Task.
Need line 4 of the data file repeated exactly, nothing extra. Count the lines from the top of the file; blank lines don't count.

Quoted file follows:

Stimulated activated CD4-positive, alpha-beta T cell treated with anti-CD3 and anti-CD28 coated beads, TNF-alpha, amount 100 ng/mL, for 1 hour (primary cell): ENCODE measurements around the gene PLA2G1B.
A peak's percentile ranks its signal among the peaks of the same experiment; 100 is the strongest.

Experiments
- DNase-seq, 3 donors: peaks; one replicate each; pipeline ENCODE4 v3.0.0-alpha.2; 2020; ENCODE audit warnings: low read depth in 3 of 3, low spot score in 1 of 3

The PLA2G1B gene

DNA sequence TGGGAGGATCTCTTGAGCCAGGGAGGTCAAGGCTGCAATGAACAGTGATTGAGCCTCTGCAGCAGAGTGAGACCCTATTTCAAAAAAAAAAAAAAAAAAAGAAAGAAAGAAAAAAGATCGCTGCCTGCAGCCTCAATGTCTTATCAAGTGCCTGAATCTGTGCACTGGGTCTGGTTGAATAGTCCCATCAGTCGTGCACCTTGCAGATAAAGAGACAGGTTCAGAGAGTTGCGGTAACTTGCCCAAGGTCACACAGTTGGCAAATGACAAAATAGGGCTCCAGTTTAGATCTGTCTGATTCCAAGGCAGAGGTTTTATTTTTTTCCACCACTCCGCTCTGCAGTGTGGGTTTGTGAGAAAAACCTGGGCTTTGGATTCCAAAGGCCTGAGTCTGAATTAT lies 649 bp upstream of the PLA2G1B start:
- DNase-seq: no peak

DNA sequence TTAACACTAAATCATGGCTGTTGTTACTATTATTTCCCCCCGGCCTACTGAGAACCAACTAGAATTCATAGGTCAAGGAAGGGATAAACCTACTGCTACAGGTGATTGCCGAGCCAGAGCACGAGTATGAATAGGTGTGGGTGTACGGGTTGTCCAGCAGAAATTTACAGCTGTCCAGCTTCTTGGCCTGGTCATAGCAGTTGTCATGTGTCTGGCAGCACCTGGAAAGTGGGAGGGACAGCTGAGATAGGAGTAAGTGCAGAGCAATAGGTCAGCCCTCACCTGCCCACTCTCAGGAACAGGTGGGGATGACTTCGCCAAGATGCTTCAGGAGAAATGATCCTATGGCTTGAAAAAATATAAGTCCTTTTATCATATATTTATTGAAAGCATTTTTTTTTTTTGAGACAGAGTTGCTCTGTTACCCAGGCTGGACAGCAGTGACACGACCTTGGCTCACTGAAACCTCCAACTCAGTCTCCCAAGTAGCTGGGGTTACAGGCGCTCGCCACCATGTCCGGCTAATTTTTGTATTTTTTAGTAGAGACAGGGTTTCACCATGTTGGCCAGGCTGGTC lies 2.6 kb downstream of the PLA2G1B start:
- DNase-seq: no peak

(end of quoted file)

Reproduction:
- DNase-seq, 3 donors: peaks; one replicate each; pipeline ENCODE4 v3.0.0-alpha.2; 2020; ENCODE audit warnings: low read depth in 3 of 3, low spot score in 1 of 3